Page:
Publication Details

This article was originally published as McNamara, L, Negotiating the Contours of Unlawful Hate Speech: Regulation Under Provincial Human Rights Laws in Canada, University of British Columbia Law Review, 38(1), 2005, 1-82. Original journal available here.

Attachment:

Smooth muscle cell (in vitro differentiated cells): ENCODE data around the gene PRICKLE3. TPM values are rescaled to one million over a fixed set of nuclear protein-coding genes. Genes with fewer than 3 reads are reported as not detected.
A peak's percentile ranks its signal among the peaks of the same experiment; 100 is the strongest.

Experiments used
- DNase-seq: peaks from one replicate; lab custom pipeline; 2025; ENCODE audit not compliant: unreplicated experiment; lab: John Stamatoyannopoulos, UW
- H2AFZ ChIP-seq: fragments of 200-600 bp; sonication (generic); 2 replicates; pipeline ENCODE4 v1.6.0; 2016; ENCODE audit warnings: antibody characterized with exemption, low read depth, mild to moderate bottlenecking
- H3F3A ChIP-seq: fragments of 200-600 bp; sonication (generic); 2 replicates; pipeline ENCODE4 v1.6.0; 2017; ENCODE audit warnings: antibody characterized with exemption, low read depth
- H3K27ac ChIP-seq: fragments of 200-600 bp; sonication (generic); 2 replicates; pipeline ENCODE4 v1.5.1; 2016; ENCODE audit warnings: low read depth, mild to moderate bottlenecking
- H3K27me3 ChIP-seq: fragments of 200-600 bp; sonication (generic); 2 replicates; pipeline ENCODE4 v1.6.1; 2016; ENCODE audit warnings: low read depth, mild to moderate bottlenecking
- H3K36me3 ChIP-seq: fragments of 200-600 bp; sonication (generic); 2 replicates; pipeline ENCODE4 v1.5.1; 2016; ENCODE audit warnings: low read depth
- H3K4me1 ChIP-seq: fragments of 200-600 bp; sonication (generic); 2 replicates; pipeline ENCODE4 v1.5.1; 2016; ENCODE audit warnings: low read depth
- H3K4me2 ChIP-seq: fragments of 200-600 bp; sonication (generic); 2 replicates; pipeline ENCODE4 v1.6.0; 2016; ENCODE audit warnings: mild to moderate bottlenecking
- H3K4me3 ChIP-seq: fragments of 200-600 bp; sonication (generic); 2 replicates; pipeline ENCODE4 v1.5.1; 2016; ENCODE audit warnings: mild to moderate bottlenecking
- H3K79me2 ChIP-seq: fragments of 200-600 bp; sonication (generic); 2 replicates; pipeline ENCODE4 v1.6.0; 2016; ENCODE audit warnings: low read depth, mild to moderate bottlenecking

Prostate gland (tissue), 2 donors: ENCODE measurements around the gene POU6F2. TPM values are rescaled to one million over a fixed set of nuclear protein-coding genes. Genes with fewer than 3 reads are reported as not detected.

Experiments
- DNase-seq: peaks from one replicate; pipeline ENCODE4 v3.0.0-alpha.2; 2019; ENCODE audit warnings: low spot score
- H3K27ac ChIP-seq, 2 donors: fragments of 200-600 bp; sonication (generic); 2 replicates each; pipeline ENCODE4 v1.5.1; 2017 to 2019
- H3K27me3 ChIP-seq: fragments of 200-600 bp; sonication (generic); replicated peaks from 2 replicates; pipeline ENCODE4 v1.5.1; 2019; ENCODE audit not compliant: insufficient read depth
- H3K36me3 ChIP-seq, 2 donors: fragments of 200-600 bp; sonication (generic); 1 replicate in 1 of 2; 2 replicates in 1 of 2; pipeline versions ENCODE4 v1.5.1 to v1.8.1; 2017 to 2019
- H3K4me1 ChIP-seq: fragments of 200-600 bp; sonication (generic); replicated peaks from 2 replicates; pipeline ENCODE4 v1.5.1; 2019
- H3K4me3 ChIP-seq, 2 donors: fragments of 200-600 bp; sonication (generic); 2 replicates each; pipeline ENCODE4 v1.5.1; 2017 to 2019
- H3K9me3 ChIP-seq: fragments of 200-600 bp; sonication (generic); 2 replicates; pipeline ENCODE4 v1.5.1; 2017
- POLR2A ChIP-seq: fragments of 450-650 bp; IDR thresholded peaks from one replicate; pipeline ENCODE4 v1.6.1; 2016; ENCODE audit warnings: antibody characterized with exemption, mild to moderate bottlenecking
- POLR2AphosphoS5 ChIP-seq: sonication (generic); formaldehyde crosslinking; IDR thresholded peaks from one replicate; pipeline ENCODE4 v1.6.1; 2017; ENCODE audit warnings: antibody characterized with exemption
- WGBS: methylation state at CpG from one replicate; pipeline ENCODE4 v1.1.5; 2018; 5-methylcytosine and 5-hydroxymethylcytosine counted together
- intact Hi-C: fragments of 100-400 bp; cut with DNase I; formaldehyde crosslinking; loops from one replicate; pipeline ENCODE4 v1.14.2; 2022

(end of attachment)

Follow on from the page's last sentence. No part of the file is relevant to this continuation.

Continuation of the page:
This article has examined more than half a century of operation of provincial and territorial hate speech laws in Canada. This examination has confirmed that free speech sensitivity has long been an integral and enduring feature of the administration and interpretation of legislative regimes for the regulation of hate speech—a finding that should come as a shock to no-one. What is surprising is the way in which free speech sensitivity has impacted on the operation of hate speech laws, and the effects of that influence on the quality of the protection provided to victims by existing provincial and territorial laws.... One of the chief objectives of hate speech prohibitions in provincial and territorial human rights statutes is to draw a line between free speech which must be protected (or at least tolerated), and hate speech which must be outlawed and sanctioned because of its harmful effects. Such line-drawing exercises are never simple and almost always controversial. However, the extent of the uncertainty and controversy has been exacerbated in Canada by the multi-layered influences of free speech sensitivity described above, as well as ongoing differences amongst decisionmakers regarding the legitimate scope of hate speech prohibitions. The net result is that the contours of unlawful hate speech in Canada are anything but sharp. On the contrary, the boundary between free speech and hate speech remains contested and fluid.

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